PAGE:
A mountain landscape of stark grandeur (up to 2,087 m), with a tortuous peninsula at the northern end where the mountains sink precipitously into the Strait of Hormuz, creating a tortuous coastline with fjord-like drowned valleys. In the mountains there are plateaus and flat-bottomed wadis with some cultivation. Surface water is very scarce. Vegetation above 1,000 m is dominated by the shrubs Dodonaea viscosa and Amygdalus arabica and a relict Artemisia steppe. Below 1,000 m the slopes are sparsely vegetated with grass, and a sparse shrubland of Acacia tortilis, Ficus salicifolia and Ziziphus spina-christi occurs along drainage lines. Human settlement is sparse, limited to several, small coastal villages and mountain localities, some seasonally occupied. Local Shihuh and Kumzari people still follow their traditional ways of life based on fishing; the Shihuh also practise opportunistic pastoralism, with some subsistence farming inland in the mountains during the hotter months. There is also some irrigation cultivation in wadis. The road system has been much expanded in recent years.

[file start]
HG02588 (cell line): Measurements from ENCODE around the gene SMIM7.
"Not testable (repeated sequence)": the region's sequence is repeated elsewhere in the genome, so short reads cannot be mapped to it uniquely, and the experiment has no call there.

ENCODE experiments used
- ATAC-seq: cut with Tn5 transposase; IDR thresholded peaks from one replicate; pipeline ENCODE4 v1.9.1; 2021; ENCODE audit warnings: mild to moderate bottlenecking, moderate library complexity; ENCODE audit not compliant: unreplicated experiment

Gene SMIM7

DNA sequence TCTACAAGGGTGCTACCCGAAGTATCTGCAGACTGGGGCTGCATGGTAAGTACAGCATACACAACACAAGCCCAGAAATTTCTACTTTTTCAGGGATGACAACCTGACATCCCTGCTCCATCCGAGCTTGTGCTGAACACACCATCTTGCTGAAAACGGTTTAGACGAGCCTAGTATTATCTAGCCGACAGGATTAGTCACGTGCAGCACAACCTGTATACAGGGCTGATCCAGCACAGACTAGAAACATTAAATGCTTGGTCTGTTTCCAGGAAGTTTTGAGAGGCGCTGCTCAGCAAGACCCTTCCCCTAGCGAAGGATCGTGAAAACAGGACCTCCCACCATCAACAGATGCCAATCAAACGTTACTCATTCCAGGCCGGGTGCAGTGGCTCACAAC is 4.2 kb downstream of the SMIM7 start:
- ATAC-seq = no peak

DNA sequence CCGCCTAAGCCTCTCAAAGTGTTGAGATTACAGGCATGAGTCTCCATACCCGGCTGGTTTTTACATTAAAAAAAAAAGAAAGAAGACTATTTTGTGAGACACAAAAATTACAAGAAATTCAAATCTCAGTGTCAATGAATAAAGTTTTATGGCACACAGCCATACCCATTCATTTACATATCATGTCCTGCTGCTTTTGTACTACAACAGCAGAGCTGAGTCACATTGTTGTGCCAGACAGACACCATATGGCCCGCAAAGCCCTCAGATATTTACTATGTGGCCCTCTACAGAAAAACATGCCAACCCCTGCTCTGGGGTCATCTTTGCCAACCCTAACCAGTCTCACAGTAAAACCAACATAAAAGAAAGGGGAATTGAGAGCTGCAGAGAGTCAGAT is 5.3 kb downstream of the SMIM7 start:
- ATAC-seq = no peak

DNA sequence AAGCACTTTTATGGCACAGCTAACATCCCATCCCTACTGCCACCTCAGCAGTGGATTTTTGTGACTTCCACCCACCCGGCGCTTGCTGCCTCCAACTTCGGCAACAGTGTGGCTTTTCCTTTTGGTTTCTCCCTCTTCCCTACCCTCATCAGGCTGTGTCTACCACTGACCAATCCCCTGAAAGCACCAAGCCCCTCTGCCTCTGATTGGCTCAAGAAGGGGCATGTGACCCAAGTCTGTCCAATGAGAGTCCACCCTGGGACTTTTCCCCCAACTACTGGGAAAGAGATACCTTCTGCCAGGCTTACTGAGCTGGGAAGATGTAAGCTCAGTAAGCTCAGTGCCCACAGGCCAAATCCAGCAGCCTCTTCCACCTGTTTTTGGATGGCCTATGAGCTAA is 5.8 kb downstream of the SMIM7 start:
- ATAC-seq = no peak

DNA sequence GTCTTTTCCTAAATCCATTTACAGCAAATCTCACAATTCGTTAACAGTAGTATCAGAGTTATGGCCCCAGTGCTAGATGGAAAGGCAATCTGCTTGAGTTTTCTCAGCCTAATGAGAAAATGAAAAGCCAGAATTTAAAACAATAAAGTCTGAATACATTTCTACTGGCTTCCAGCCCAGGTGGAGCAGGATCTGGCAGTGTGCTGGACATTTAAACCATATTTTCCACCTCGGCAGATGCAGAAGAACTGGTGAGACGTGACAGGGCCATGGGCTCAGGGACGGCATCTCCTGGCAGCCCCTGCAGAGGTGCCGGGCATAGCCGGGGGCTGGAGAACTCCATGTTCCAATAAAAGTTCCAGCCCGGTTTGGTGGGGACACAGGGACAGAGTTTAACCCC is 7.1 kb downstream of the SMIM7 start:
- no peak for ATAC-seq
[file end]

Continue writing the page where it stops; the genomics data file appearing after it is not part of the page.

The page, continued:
See box for key species. There is a good selection of restricted-range birds. Other species known or expected to breed (not all proven) include Alectoris chukar (common resident; the only site in Oman) and Anthus similis. Other wintering birds include large numbers of Alcedo atthis on the rocky shores. Raptor migration is known to occur in spring and autumn on at least a small scale, but has not been investigated in detail (it is unclear whether more than 3,000 birds pass per season); the main species involved appears to be Aquila nipalensis. At least 180 species occur overall; coverage of the area has been limited.
Non-bird biodiversity: Mammals: Panthera pardus (rare), Caracal caracal (rare), Gazella gazella (V) and possibly Canis lupus (V). Restricted-range species or subspecies that are endemic or near-endemic to Oman are particularly common, including at least two plants and four lizards.
BirdLife International (2021) Important Bird Areas factsheet: Musandam (mainland). Downloaded from http://www.birdlife.org on 18/01/2021.